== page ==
Auditory-event-related potentials, including the P300 response, were recorded from 20 patients with Aizeheimer-type dementia (ATD), 17 patients with Korsakoff's syndrome (KS) and 23 age-matched control subjects. Each of the subjects was assessed using a version of the Luria Neuropsychological Investigation. Prolonged P300 latency and reduced P300 amplitude, which are features of normal ageing and which also occur, to a greater degree, in ATD, correlated significantly with degree of impairment of language ability in both Alzheimer patients and controls. On the other hand, the association between P300 latency changes and various tests of memory was not consistent across the three subject groups; there was a significant negative correlation between P300 latency and visual memory in ATD and a significant positive correlation in KS, whereas in controls no significant correlation was found. By contrast, P300 latency and memory for words were significantly negatively correlated in controls, but in neither of the patient groups.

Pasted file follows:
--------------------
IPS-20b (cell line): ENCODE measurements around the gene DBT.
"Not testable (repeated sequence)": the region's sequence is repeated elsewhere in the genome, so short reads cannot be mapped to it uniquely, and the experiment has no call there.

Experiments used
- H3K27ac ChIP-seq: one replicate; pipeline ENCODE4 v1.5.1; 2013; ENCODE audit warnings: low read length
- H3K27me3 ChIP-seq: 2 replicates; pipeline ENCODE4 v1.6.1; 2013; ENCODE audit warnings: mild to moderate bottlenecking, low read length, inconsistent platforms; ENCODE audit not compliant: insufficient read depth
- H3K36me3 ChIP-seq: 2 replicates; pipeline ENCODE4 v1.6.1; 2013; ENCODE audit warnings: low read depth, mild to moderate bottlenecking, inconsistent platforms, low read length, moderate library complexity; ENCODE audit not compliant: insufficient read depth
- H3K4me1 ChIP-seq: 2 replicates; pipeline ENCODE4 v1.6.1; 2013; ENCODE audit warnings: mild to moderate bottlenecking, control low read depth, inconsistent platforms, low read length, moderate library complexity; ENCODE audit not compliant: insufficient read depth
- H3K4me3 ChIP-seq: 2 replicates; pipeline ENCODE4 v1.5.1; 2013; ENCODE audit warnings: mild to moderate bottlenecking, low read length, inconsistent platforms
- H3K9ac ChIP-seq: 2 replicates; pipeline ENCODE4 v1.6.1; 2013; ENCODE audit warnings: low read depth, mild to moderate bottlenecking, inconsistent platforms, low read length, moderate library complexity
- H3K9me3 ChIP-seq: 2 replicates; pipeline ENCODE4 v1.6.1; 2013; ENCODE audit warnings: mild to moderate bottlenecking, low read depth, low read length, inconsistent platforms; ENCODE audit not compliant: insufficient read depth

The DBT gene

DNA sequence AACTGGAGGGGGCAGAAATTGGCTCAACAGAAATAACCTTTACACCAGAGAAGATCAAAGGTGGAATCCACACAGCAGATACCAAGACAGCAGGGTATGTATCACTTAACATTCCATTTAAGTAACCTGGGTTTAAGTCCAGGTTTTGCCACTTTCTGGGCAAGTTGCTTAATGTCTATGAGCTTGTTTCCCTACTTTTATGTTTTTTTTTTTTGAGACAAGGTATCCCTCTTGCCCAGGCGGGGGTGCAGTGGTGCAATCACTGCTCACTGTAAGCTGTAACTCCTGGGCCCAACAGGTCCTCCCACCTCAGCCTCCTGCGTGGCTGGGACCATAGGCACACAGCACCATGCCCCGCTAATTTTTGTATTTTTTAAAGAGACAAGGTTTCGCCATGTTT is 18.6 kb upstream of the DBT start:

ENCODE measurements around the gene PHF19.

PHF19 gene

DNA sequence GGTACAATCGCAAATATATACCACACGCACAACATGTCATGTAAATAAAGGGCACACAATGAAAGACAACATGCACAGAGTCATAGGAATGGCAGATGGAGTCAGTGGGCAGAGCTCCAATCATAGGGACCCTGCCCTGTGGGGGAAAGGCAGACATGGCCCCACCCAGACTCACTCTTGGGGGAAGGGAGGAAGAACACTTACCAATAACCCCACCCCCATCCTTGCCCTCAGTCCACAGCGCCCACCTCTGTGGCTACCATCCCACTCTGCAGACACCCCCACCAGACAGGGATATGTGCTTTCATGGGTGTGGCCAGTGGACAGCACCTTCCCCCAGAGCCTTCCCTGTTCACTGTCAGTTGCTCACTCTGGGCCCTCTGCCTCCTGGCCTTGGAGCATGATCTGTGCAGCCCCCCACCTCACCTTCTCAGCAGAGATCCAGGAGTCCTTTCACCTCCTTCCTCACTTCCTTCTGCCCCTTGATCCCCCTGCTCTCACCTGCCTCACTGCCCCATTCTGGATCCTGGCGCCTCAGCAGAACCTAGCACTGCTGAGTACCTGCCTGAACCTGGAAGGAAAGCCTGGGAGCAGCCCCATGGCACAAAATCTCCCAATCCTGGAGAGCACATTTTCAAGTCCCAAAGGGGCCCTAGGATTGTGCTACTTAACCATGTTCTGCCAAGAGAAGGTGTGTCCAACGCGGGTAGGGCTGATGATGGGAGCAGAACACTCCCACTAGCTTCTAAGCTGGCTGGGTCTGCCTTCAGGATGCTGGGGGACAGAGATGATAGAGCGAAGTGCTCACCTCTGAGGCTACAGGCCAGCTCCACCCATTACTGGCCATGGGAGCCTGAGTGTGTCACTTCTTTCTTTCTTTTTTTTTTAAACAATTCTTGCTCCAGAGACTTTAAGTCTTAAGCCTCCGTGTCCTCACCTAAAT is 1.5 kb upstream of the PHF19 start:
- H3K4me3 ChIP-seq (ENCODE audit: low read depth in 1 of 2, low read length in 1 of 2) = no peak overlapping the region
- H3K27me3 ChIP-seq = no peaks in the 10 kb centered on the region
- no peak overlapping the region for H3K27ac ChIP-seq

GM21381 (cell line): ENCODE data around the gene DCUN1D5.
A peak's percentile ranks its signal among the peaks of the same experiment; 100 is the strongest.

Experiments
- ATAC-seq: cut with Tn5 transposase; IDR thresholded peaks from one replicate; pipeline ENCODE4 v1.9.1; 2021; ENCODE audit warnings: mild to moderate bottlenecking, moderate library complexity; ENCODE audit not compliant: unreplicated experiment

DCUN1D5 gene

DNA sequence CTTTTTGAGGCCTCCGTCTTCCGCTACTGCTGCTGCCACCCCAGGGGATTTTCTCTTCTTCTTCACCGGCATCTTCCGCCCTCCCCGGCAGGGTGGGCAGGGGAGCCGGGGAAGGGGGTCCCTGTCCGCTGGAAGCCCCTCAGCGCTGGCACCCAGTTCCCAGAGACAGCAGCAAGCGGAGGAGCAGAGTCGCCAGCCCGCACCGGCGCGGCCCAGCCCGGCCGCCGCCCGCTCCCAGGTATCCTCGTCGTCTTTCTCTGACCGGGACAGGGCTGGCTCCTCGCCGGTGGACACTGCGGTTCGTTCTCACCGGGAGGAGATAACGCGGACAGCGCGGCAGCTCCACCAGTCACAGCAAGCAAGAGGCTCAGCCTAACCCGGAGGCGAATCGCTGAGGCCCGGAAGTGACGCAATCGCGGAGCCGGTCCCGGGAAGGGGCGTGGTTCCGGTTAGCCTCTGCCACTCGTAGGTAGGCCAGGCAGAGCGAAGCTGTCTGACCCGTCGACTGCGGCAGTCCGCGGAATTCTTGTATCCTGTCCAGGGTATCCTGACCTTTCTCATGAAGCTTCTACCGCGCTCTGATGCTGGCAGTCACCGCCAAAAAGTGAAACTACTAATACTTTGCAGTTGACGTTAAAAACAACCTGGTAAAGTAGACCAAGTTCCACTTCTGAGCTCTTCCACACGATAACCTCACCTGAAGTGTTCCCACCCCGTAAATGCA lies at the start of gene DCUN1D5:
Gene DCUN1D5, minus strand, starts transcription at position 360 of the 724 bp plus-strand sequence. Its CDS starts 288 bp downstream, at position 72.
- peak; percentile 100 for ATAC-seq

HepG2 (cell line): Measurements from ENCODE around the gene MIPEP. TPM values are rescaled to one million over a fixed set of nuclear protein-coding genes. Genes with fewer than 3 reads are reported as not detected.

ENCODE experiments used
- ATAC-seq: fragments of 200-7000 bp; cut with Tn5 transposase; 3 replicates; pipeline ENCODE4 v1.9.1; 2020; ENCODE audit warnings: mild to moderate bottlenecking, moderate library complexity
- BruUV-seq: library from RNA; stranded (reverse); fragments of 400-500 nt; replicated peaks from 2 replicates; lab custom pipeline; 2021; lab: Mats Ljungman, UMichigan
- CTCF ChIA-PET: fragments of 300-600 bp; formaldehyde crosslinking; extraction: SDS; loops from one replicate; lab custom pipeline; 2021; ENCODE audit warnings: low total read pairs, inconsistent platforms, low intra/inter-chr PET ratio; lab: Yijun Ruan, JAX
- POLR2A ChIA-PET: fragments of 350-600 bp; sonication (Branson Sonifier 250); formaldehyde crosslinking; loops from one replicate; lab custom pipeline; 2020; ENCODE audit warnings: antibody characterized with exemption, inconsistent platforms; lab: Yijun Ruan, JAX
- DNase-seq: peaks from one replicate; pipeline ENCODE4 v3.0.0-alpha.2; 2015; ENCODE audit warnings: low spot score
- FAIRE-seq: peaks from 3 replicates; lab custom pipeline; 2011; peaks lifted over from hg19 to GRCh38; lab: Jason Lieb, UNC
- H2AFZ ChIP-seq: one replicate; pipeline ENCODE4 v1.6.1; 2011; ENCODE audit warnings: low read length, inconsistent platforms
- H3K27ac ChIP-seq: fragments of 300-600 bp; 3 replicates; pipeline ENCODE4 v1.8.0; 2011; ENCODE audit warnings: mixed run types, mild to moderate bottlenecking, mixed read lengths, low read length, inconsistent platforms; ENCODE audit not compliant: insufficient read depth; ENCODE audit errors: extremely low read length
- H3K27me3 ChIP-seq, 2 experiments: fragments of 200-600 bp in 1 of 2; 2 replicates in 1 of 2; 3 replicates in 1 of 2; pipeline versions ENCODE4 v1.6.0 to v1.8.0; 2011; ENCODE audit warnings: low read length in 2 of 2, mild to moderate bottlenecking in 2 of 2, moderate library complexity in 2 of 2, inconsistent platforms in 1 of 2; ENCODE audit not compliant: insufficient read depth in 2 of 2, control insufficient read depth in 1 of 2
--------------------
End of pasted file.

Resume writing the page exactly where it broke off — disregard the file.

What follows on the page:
Detailed studies of language function may further elucidate the complex relationships between neuropsychological measures and P300 changes in normal ageing and dementia.